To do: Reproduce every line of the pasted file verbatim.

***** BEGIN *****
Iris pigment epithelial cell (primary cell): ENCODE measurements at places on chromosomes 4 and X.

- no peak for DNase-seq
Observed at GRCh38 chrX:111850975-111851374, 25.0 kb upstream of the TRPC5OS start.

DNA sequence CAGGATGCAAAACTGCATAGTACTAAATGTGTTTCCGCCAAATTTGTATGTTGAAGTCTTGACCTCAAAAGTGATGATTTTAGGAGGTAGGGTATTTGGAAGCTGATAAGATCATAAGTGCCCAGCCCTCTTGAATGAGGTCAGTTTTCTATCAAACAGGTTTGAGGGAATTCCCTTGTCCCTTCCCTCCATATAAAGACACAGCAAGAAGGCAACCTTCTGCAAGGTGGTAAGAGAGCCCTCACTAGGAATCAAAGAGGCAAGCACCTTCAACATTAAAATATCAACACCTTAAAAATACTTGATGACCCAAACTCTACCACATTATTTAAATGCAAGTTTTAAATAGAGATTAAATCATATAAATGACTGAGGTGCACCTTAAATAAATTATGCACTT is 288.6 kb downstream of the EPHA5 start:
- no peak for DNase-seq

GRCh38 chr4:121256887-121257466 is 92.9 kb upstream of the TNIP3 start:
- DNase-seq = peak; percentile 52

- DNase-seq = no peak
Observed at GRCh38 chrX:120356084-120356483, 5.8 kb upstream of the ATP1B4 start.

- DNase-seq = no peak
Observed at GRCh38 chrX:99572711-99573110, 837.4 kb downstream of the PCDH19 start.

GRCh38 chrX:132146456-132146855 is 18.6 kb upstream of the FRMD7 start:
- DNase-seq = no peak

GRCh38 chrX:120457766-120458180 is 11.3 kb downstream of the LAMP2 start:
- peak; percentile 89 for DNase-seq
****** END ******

Iris pigment epithelial cell (primary cell): ENCODE measurements at places on chromosomes 4 and X.

- no peak for DNase-seq
Observed at GRCh38 chrX:111850975-111851374, 25.0 kb upstream of the TRPC5OS start.

DNA sequence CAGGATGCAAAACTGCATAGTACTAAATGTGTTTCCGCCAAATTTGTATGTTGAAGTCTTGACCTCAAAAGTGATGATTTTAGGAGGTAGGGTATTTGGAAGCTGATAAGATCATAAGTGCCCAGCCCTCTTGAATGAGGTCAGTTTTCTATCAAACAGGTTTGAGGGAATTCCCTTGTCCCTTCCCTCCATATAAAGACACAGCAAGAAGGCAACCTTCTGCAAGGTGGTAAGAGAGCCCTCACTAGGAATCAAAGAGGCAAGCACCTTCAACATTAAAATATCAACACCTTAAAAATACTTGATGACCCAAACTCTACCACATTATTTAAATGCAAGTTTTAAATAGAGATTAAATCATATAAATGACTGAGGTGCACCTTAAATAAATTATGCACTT is 288.6 kb downstream of the EPHA5 start:
- no peak for DNase-seq

GRCh38 chr4:121256887-121257466 is 92.9 kb upstream of the TNIP3 start:
- DNase-seq = peak; percentile 52

- DNase-seq = no peak
Observed at GRCh38 chrX:120356084-120356483, 5.8 kb upstream of the ATP1B4 start.

- DNase-seq = no peak
Observed at GRCh38 chrX:99572711-99573110, 837.4 kb downstream of the PCDH19 start.

GRCh38 chrX:132146456-132146855 is 18.6 kb upstream of the FRMD7 start:
- DNase-seq = no peak

GRCh38 chrX:120457766-120458180 is 11.3 kb downstream of the LAMP2 start:
- peak; percentile 89 for DNase-seq